# Arrive Function

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Hi, so I have this code for my AI's Arrive function.
Vector2D EGsoldier::Arrive(Vector2D TargetPos)   //Need to improve on this function
{
Vector2D ToTarget = TargetPos - Pos();
double dist = ToTarget.Length();

if( dist > 0 )
{
double speed = dist/( 1.3 );
speed = min(speed, e_dMaxSpeed);
Vector2D DesiredVelocity = ToTarget*speed/dist;
Vector2D FinalVelocity = DesiredVelocity - Velocity();

return FinalVelocity;
}

return Vector2D(0,0);
}


It returns the 2D vector where my EGsoldier should go. The problem is, that if there is an obstacle in the way, the soldier has no idea what to do (and subsequently runs into the obstacle and stays there). Can someone help me figure out how to improve this function so that the EGsoldier can get to his destination w/o running into an object?

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Create a vector that resembles the difference between the obstacle.pos and the current unit.pos, This should be normalized and converted to appropriate size.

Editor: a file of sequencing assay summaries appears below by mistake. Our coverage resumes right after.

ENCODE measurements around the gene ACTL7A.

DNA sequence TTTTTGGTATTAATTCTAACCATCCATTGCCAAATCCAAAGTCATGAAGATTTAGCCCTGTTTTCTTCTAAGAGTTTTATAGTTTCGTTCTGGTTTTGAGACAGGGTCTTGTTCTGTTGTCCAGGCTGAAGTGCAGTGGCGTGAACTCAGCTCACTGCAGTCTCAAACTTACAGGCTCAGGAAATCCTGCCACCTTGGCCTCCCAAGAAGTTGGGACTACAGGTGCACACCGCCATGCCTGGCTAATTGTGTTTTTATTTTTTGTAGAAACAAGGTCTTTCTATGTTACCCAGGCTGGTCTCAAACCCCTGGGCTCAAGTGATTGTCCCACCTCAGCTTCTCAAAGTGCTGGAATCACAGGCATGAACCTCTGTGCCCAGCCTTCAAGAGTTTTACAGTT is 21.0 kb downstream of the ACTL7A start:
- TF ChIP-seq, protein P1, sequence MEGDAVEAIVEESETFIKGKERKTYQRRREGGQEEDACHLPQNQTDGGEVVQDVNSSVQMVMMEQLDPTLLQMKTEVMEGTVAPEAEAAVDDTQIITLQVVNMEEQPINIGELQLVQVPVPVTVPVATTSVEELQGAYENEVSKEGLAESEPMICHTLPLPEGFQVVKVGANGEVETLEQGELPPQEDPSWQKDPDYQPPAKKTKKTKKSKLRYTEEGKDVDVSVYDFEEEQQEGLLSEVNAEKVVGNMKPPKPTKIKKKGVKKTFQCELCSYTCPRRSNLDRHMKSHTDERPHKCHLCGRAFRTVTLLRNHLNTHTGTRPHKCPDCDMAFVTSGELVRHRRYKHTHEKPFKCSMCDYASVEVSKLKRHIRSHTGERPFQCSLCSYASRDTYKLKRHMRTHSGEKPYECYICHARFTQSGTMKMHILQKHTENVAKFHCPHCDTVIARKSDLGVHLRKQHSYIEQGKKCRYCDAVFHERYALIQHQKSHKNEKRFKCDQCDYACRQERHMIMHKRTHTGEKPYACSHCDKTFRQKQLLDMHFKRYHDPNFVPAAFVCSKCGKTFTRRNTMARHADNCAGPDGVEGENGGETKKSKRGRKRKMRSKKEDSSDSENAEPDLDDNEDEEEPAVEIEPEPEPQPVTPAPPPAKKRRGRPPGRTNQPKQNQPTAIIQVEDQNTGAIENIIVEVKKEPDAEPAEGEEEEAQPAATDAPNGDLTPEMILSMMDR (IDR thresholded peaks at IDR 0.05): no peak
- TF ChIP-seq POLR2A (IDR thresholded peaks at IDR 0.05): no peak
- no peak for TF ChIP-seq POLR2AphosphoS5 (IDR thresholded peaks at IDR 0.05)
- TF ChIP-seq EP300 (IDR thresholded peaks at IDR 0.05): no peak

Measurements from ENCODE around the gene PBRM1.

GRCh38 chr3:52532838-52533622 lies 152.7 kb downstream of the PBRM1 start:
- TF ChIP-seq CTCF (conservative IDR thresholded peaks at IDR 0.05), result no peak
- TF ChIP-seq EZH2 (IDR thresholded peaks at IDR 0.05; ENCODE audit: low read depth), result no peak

Then add this vector to the current unit.pos

You may want to add a random number to the new direction vector before adding it, since if the collision is head-on, it might get stuck (pinball-style) trying to repell in direct opposite direction.

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Quote:
 Original post by bballmitchCan someone help me figure out how to improve this function so that the EGsoldier can get to his destination w/o running into an object?

Rather than change this function, design a function for 'Avoid', which will generate a movement vector to avoid the object. The resulting movement should be a weighted sum of the outputs of the Arrive and Avoid functions. This weight would be changed depending on the proximity of the object. So, when the soldier is moving toward the object but is still some distance from it, there would be a small perturbation to the path to take it around the object. If the object suddently appeared right in front of it, the Avoid behaviour would dominate and the Arrive behaviour would be minimised, so that the soldier first avoided the object and then went back to heading to the goal. Make sense?

I suggest you look at the full set of steering behaviours available for reactive pathing.

Cheers,

Timkin

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